“After a week spent on perplexing problems”, Roosevelt said, “[I]t does so rest my soul to come into the house of the Lord and to sing and mean it, ‘Holy, Holy, Holy, Lord God Almighty.’ My great joy and glory is that, in occupying an exalted position in the nation, I am enabled to preach the practical morality of the Bible to my fellow-countrymen and to hold up Christ as the hope and Savior of the world.”
In a speech given in Kansas City on May 1st, 1903, President Roosevelt presented his formula for how to continue our progress as a nation while addressing the turmoil caused by immigration, rapid growth, and social change:
No device that the wit of man can produce, no form of law or of organization among ourselves can supply the lack of fundamental virtues the absence of which has meant the downfall of any nation since the world began. No smartness, no cleverness, unaccompanied by the sense of moral responsibility will ever supply the presence of fundamental precepts put forth in the Bible and put forth in the code of morals of every successful nation in the history of the world from antiquity to modern times.... We are not going to make any new commandments at this stage of the world's progress that will take the place of the old ones. The truths that were spoken on Mount Sinai are truths today. The things that were true when the Golden Rule was promulgated are true now… [A]nd the man is no real friend of his country, no real friend of any set of people in the country, if he appeals to the people only from the standpoint of asking them to see that they get their full share and omits to ask them to do full justice to others also.[T]here is no patent device for getting good citizenship. We need strong bodies; we need more than that; we need strong minds, and, more than that, we need character into which many elements enter, the principal ones being honesty in its widest and deepest sense, decency and morality.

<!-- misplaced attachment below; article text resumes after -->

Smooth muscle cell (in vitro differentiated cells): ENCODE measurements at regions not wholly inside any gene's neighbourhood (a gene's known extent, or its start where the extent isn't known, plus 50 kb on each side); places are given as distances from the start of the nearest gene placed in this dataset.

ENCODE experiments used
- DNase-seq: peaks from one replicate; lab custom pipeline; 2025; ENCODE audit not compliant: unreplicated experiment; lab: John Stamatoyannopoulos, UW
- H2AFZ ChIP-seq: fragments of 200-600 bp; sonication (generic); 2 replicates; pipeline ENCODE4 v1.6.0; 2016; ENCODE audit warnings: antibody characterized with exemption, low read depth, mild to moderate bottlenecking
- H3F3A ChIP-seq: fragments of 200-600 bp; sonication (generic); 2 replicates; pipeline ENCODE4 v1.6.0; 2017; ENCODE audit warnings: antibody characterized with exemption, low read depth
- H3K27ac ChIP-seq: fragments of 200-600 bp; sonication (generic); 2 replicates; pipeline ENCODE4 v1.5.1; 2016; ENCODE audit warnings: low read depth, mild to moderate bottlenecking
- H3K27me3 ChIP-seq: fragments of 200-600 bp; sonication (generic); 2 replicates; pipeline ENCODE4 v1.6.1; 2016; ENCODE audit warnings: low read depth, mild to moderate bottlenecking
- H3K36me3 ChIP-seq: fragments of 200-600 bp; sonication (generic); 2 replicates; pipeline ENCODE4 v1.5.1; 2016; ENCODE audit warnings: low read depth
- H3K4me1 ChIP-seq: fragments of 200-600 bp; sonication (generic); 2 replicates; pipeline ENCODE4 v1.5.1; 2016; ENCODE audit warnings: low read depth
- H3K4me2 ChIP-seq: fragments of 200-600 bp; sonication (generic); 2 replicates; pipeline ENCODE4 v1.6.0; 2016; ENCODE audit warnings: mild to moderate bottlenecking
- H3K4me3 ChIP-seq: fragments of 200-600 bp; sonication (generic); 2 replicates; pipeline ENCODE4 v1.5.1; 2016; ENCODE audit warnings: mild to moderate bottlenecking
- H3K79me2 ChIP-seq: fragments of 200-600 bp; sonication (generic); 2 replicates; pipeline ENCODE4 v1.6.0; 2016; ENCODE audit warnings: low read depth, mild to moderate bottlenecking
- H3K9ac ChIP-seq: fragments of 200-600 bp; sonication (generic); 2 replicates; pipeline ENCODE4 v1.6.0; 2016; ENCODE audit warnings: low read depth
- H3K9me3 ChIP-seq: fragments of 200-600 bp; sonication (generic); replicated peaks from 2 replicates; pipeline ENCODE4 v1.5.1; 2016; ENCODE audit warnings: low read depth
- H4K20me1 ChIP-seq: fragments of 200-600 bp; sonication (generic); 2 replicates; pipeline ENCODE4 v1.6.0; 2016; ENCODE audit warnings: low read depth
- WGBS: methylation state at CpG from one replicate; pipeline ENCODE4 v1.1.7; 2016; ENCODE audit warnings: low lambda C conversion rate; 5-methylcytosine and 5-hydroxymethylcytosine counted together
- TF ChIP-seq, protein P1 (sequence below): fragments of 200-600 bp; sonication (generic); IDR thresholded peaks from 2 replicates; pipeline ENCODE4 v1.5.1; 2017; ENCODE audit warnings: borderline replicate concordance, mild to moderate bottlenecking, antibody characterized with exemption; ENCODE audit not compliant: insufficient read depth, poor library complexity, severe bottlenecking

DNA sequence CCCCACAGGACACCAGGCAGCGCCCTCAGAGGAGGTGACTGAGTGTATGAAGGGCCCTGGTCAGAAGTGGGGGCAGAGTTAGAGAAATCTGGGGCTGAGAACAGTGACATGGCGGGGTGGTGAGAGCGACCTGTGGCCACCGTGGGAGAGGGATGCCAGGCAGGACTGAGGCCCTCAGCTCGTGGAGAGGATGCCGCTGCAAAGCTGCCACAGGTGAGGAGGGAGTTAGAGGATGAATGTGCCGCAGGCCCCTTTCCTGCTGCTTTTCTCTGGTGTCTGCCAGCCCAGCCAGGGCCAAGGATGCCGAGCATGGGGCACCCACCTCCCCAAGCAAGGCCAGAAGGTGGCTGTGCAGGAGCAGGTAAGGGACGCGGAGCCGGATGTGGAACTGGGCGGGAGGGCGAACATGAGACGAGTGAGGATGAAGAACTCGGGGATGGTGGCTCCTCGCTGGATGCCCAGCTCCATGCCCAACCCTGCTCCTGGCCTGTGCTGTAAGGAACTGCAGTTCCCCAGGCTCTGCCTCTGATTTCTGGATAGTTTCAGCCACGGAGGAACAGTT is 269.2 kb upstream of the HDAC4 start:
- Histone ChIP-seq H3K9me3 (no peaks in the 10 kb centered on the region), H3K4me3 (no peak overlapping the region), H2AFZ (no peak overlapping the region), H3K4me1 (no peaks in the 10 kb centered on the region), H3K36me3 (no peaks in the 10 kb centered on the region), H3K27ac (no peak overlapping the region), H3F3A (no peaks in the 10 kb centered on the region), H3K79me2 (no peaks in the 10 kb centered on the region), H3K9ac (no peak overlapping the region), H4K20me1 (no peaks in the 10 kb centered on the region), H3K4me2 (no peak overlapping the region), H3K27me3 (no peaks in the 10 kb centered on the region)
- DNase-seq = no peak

Teddy Roosevelt gave a speech At the University of Virginia in Charlottesville, Virginia on June 16, 1903, which provided us with a good description of the type of people we need to look for today to be our elected officials:
In civil life we need decency, honesty and the spirit that makes the man a good husband, a good father, a good neighbor and a good man to work alongside of or to deal with. That makes a man, consequently, who does his duty by the State. The worst crime against this nation which can be committed by any man is the crime of dishonesty, whether in public life, or whether in private life, and we are not to be excused as a people if we ever condone such dishonesty, no matter what other qualities it may be associated with.
The pages upon which I read Theodore Roosevelt’s speeches were yellowed and brittle with age, but the force and truth of his central message is as true today as it was then.